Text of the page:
The Wound in the Context of a Previous Life

The identification of the wound and its manifestations throughout biography, can be an important gateway to recognizing our being that comes from a previous life, and the correction we are required to make in this life cycle. Our wound may be seen as compensation for flaws and injustices we caused in a previous life. The flaw will recur as a recapitulation in this life as well, especially during childhood. For example, a person whose wound is associated with a constant feeling of low self-esteem, who experiences a sense of contempt and lack of appreciation from those around him, should check when in this life, and probably in previous lives, his actions may have inflicted similar feelings in others.

Biographical Case Description:

In order to illustrate how the wound may manifest itself in our lives, we will use the example of Ella (pseudonym) – a 49 years old woman, who is a coach and trainer of coachers.

“Ever since I remember myself there were two main things I suffered from. The first – an uncontrollable feeling of insult that arose following any remark, no matter how small, and the second – a constant feeling of pressure and tension, a feeling that “I carry the whole world on my shoulders”. This is manifested, both mentally and physically, in the form of stiff muscles, difficulty falling asleep, etc. My standards on issues such as: responsibility, morality, and sensitivity to others, are very high, and my natural tendency has always been to see others as “wrong”– not sensitive enough, irresponsible, not meeting expectations, etc. I tended to take on excessive responsibility, which ultimately created a feeling of burden, stress, loneliness and frustration.

Over the years, and following the processes I went through, I discovered how others experience it. It became clear to me that they often felt guilty, irresponsible, and immoral in front of me, as they felt under constant pressure to try to fulfill my demands.

I began to realize how I was “imposing terror” over my surroundings. My children should always be ready on time (namely, ahead of time) because I am stressed about not   being late. It is forbidden to say to me “unpleasant” things, because it is “immoral”. You have to be very careful and sensitive towards me – because otherwise I will be offended. I came to realize that I had no tolerance for what I regarded as human weakness. I painfully discovered that I often created around me an atmosphere of tension, heaviness, pressure and guilt .

I came to realize that when my wound controls me, it makes me see the others only through this prism. In such moments I find it difficult to see that the other may be acting from a position that is not necessarily the one I attributed to him. For example – perhaps he did not remember to perform a certain task due to a problem of poor memory, rather than a lack of responsibility”.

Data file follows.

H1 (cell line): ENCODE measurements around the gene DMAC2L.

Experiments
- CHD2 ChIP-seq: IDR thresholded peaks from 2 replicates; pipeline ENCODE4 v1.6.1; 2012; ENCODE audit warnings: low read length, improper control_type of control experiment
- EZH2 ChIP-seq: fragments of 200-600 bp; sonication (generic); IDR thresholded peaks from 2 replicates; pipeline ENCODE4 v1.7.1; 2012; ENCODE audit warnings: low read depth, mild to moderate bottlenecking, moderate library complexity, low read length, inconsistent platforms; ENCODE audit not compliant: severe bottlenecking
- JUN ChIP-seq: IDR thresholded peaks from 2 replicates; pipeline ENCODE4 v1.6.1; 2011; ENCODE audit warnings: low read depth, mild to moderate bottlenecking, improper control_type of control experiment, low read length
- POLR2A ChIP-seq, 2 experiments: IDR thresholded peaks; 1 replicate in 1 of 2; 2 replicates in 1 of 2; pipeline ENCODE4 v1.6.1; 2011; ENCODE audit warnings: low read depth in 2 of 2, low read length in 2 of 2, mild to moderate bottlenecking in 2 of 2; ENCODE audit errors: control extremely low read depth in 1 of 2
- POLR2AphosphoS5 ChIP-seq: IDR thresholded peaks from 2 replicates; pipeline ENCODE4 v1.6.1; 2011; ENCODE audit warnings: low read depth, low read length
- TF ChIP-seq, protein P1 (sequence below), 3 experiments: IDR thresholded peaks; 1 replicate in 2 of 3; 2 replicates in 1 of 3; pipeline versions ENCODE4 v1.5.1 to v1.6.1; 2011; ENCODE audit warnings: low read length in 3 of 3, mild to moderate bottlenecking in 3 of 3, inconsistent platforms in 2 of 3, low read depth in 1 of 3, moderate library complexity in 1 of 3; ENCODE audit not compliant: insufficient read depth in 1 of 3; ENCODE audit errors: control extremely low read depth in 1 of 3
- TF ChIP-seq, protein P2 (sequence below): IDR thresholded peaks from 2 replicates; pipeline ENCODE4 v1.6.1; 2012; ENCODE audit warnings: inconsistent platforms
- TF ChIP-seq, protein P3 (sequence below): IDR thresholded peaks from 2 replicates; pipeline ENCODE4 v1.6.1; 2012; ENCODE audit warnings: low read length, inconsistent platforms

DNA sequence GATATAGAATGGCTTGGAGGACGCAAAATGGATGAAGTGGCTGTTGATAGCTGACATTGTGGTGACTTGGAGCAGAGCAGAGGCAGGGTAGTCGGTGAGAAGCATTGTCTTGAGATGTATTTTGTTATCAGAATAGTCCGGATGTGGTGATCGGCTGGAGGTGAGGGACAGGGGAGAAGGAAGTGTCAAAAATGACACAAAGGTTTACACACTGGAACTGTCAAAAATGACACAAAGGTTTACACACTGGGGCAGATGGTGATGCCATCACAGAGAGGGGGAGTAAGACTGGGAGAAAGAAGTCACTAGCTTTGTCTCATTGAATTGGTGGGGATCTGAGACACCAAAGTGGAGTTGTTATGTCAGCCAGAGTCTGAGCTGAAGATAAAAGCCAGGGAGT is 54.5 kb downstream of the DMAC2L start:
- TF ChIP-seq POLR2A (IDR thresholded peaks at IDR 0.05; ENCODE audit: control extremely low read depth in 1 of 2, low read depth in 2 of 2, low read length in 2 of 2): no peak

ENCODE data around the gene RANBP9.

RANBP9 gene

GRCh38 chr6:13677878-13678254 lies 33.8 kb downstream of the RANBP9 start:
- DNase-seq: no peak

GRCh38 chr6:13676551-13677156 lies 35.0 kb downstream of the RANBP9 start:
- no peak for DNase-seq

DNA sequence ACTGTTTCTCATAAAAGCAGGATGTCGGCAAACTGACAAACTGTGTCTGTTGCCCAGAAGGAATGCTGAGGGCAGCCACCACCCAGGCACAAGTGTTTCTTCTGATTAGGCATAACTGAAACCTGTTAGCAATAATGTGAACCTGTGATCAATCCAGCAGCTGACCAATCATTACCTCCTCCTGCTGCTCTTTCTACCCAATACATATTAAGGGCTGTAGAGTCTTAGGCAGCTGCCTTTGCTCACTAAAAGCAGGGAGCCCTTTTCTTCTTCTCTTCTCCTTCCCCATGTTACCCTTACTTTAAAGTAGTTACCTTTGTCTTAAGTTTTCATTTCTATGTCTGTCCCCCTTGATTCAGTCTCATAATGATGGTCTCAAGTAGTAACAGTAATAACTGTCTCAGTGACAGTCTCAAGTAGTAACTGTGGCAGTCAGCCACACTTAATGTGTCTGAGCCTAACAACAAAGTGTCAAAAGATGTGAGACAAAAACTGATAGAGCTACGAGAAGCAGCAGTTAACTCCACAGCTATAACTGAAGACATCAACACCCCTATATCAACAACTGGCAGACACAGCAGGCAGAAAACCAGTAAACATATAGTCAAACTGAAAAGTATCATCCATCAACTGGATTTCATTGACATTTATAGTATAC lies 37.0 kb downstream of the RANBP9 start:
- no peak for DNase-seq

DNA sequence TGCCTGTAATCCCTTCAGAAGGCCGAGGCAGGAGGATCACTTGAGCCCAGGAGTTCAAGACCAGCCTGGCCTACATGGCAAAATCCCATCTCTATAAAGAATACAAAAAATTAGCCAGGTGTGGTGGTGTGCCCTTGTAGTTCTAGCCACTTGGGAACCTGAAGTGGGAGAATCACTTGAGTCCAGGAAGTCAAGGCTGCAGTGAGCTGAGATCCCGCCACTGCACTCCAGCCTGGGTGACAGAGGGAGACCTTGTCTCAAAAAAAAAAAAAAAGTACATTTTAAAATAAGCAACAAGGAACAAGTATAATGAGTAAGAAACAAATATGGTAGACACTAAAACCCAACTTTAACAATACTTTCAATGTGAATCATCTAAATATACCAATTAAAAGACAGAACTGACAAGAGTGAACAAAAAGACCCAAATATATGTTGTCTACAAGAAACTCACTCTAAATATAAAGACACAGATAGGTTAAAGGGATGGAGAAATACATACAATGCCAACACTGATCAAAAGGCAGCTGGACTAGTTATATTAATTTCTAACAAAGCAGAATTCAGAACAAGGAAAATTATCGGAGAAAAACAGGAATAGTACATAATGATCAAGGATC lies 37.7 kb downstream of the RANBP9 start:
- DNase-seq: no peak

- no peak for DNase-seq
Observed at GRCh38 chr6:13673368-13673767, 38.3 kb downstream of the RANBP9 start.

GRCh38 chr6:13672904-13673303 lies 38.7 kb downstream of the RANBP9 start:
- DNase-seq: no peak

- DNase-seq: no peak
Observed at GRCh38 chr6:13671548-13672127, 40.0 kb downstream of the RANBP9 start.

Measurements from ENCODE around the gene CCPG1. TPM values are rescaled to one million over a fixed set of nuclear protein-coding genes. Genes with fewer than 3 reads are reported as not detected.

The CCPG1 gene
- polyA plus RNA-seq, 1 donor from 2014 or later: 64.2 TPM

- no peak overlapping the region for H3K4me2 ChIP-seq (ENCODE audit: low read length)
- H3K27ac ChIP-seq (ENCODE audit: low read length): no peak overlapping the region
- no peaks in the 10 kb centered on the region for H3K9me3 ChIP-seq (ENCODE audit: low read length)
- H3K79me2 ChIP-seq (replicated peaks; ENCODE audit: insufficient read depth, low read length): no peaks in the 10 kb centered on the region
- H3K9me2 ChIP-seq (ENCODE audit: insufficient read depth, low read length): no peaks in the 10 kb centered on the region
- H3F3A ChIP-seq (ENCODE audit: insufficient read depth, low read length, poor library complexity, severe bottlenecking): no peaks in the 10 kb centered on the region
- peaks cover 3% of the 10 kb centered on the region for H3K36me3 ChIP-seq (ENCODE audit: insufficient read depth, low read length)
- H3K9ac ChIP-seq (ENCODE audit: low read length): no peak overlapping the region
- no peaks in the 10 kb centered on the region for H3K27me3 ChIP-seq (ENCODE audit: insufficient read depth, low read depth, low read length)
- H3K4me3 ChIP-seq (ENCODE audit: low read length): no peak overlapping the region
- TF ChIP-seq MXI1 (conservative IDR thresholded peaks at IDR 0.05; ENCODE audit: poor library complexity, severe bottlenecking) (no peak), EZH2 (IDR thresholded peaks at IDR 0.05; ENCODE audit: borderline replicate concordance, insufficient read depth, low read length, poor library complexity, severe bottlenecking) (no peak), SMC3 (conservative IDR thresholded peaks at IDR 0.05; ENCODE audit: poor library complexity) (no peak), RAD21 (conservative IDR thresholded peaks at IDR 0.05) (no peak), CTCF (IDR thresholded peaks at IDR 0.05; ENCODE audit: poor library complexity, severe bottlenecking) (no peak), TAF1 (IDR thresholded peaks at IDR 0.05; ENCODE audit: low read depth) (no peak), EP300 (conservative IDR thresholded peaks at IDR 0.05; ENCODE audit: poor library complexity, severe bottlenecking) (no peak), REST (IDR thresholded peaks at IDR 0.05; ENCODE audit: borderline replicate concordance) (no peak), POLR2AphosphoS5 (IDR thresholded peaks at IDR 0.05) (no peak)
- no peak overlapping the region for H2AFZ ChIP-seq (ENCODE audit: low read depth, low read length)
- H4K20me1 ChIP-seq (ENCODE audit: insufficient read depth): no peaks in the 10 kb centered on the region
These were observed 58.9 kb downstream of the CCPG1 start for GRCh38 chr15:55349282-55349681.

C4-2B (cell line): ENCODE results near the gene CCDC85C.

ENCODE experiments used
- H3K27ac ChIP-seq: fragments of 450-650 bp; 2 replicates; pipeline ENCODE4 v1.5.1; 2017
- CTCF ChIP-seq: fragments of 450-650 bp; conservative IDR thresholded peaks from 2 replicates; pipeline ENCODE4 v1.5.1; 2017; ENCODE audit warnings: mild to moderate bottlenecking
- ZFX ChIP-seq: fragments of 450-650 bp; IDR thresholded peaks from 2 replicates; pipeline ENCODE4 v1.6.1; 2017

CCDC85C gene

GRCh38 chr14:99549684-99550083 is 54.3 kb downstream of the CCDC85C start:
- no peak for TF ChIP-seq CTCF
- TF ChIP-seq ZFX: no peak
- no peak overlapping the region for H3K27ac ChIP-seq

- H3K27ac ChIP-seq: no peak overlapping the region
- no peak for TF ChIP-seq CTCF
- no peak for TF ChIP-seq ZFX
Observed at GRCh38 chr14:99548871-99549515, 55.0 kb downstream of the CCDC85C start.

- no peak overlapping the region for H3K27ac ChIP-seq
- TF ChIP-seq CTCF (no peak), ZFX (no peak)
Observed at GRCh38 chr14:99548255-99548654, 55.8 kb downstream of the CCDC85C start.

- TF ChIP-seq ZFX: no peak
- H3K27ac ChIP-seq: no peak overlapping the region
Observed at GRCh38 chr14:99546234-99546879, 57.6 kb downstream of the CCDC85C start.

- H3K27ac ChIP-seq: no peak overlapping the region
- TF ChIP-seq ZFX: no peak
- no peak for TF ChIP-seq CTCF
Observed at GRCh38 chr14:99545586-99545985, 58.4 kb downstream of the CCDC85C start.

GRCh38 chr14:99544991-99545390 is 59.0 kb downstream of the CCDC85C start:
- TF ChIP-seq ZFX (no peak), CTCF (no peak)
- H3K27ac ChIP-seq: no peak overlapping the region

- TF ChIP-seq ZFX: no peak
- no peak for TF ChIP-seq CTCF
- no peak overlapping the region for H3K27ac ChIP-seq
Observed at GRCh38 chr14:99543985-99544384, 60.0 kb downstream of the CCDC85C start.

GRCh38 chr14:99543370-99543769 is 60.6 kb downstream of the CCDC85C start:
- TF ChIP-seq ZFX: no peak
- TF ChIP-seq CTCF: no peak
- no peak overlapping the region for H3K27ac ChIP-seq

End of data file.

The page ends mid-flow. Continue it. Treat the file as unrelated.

My Childhood Wound – Compensation:

Ella continues: ”Projecting  my wound on the other, and the way it made the other feel – came back to me in the form of humiliation and bullying. From the age of 9, and for many years onwards, I suffered from harassment, humiliation and insults directed at me by other children, especially one child, who made me feel helpless. At the same time, I stopped trusting adults in my life (because they did not protect me), and I began to trust only myself. The combination of a sense of being a victim and the distrust in adults, created a deep experience of loneliness, stress and shame.

In the process of biographical counselling, I was amazed to realize how my wound colored every aspect of ​​my life. Throughout my life, I have repeatedly found myself working with “irresponsible” people, who, having realized that I tend to take on all the responsibility, happily passed it on to me. I found myself trapped in the role of the “responsible adult.”

Thus, as I grasped people only partially through the specific prism of the wound – the others also began to grasp me in a similar narrow manner. They did not address the feminine, creative and lighthearted parts in me – thus, causing me a lot of pain. My wound was a double-edged sword”.

 Correct and Wrong Ways to Heal the Wound

From the description given so far, and from the story of Ella, one can sense how deeply rooted the wound is, and how much effort is required to release oneself from the ever-expanding circle that characterizes it. Because the wound causes us suffering, we are often tempted to ‘treat’ it and ‘get rid’ of it in improper ways that eventually only intensify suffering.

Lucifer’s way – as mentioned above, the wound is created as a result of detachment from the whole, and from the development of the individual self. Lucifer will entice us to give up the individual ‘I‘ and return to the warm and safe lap of the collective self. For example: by joining a sect, a closed group, or any other external framework, provides us with an experience of oneness/wholeness – but impairs the development of the free self.